Dr Udvitha Nandasoma
Despite best intentions, doctors can occasionally draw criticism over conflicts of interest, particularly over commissioning. Dr Udvitha Nandasoma offers some advice to help clear up the confusion.
The NHS recently announced that it was planning to introduce, 'a comprehensive package of measures aimed at clamping down on conflicts of interest'. In times past, the issue only arose occasionally, such as when a grateful patient left a legacy or a considerable gift to a doctor.
Now, and particularly in the area of clinical commissioning, doctors work in a complex structure and must fulfil roles that risk generating conflicts of interest, or at least appear to do so.
This has been the subject of intermittent attention in the popular press. Although some articles don't always appear to fully grasp the way the Health Service and the commissioning arrangements are structured, they do serve as a timely reminder that doctors must be mindful of the need to consider this issue at all times.
It has been recognised that commissioning arrangements might inevitably create conflicts of interest, particularly when providers of services were also required to commission services for patients.
Regulation 6 of the National Health Service (Procurement, Patient Choice and Competition) (no. 2) Regulations 2013 places a statutory bar on the award of contracts for the provision of healthcare services where 'conflicts, or potential conflicts, between the interests involved in commissioning such services and the interests involved in providing them affect, or appear to affect, the integrity of the award of that contract'.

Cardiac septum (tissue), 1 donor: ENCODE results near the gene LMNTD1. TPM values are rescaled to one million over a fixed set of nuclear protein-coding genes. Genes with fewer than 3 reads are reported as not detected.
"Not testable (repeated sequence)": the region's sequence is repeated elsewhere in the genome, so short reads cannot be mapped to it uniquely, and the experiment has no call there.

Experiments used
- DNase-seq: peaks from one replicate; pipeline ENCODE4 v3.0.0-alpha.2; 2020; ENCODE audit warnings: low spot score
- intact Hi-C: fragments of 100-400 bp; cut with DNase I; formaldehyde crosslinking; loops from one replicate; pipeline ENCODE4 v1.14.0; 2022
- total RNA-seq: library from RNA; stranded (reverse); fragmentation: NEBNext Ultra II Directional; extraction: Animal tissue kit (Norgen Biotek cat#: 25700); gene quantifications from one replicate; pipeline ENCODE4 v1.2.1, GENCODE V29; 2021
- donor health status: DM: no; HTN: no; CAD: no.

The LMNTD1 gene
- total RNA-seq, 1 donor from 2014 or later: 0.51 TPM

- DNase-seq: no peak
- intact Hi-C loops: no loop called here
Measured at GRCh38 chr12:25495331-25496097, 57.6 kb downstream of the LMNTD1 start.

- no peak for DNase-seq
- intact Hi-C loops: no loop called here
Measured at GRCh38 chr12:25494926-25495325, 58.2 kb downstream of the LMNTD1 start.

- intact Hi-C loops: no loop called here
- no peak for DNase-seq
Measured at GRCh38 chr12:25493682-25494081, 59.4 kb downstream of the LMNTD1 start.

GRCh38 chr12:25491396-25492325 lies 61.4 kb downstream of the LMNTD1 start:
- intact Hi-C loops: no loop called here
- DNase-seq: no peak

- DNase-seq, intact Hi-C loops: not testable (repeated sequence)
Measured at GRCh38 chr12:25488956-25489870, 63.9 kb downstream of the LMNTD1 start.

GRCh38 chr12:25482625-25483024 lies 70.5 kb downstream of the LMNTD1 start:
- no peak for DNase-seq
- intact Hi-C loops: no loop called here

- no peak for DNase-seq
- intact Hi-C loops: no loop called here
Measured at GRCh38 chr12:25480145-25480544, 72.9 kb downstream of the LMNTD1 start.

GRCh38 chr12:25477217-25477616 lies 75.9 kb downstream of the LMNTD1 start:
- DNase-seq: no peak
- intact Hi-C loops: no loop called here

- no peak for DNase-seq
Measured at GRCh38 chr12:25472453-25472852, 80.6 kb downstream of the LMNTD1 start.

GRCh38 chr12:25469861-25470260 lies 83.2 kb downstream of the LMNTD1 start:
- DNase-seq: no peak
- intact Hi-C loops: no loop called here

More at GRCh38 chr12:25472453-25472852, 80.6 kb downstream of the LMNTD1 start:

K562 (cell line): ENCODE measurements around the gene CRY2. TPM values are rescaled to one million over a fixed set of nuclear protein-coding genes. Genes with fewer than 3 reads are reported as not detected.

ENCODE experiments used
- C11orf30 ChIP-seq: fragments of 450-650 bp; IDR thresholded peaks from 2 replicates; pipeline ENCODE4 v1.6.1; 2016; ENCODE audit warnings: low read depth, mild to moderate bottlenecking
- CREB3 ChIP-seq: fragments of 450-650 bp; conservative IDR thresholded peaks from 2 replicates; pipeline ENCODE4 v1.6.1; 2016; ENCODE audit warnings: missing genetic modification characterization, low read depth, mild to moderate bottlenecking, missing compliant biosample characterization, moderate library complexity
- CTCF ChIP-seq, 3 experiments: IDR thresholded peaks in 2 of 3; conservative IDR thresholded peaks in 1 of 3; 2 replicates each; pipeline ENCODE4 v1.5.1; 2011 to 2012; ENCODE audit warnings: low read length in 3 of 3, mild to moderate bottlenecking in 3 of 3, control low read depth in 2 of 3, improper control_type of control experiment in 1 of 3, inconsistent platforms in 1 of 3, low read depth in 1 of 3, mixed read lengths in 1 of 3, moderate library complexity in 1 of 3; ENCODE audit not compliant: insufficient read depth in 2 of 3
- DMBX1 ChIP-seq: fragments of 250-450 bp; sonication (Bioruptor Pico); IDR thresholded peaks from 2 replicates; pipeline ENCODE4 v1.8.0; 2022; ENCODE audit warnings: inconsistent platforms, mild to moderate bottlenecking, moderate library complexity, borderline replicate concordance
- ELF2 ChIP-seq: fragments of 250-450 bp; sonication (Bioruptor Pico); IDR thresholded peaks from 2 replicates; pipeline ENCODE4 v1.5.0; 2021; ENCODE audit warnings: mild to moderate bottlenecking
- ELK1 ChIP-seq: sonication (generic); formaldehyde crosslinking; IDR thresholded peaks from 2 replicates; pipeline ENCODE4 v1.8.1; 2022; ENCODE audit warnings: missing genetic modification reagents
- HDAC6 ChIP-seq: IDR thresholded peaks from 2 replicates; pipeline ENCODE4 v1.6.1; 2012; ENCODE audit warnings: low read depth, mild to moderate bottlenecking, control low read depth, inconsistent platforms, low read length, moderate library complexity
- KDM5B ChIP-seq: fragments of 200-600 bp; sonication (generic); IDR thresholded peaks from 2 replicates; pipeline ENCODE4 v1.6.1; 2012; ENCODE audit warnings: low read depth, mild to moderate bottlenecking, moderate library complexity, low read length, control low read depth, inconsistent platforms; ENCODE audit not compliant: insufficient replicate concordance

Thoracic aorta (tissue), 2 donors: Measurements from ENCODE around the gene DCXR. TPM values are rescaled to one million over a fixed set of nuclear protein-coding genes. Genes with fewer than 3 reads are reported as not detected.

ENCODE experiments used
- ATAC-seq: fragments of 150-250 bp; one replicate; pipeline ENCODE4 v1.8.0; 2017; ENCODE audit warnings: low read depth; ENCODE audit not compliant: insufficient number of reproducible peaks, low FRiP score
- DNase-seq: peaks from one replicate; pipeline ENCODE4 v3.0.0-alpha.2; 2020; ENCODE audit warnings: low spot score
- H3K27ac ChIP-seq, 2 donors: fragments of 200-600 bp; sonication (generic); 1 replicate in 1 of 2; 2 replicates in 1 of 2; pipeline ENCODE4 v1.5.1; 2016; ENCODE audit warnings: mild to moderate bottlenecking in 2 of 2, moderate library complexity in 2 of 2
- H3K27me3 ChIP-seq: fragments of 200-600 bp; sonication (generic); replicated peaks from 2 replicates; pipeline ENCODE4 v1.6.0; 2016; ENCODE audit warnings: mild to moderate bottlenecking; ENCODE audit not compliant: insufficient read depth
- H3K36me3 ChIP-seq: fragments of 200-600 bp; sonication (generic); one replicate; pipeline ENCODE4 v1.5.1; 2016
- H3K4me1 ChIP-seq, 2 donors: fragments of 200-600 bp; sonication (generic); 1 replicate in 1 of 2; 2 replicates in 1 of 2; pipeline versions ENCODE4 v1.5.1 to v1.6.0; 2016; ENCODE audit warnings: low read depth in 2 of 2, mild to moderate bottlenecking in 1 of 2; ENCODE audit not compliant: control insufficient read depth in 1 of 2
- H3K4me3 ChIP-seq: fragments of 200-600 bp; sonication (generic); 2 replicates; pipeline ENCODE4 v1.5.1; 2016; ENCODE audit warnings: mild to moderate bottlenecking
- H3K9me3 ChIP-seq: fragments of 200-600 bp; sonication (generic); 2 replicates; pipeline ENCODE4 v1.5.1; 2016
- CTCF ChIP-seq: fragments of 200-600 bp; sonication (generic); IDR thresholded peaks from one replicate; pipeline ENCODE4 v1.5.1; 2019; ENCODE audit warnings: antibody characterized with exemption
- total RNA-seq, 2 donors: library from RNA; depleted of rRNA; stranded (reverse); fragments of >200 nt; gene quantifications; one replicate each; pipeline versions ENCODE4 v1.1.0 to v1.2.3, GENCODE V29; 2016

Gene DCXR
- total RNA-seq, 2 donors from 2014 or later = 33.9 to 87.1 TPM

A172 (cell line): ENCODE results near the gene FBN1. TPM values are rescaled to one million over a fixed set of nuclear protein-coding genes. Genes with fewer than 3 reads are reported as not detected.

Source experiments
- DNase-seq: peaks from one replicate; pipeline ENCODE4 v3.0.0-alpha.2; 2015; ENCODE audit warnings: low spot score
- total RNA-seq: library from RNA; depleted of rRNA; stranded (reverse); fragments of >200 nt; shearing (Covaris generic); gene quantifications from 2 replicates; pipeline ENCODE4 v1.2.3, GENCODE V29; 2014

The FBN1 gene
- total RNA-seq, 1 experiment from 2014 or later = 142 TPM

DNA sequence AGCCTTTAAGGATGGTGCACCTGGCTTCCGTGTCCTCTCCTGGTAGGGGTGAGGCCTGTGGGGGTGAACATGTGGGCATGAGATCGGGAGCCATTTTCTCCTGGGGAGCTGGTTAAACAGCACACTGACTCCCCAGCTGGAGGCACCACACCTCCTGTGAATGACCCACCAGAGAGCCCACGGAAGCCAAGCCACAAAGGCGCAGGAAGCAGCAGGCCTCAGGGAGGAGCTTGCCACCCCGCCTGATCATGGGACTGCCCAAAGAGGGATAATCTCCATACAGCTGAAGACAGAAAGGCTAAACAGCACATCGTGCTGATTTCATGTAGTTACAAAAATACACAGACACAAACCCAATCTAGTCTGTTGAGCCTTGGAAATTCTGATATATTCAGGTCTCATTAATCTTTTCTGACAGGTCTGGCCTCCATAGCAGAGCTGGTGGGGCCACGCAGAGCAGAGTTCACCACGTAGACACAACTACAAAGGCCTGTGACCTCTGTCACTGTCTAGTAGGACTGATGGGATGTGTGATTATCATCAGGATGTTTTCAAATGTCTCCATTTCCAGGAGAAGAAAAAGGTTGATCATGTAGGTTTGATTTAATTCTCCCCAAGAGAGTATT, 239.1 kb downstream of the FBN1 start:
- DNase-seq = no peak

Be aware that a perception of a conflict can risk attracting criticism.
The GMC also provides specific guidance on commissioning in its guidance on 'Financial and Commercial Arrangements and Conflicts of Interest', and NHS England offers statutory guidance to clinical commissioning groups on managing conflicts of interest. CCGs, in turn, are required to provide clear guidance for their members and employers and one might constitute a conflict of interest.
The NHS England guidance states that a conflict of interests might occur when any other interest might impinge upon, or be perceived to impinge upon, that person's ability to make balanced decisions with regard to a commissioning decision.
Although all those involved in clinical commissioning would be well advised to consider those guidance documents in detail, there are some general principles which are helpful to follow.
- Be aware that a perception of a conflict can risk attracting criticism. It can also reduce the confidence of patients in those looking after them, even if no actual conflict is present.
- If there is a concern that a conflict might be present or may arise, it is appropriate to declare and manage it appropriately. Think about conflicts of interest broadly, and not simply in terms of financial matters.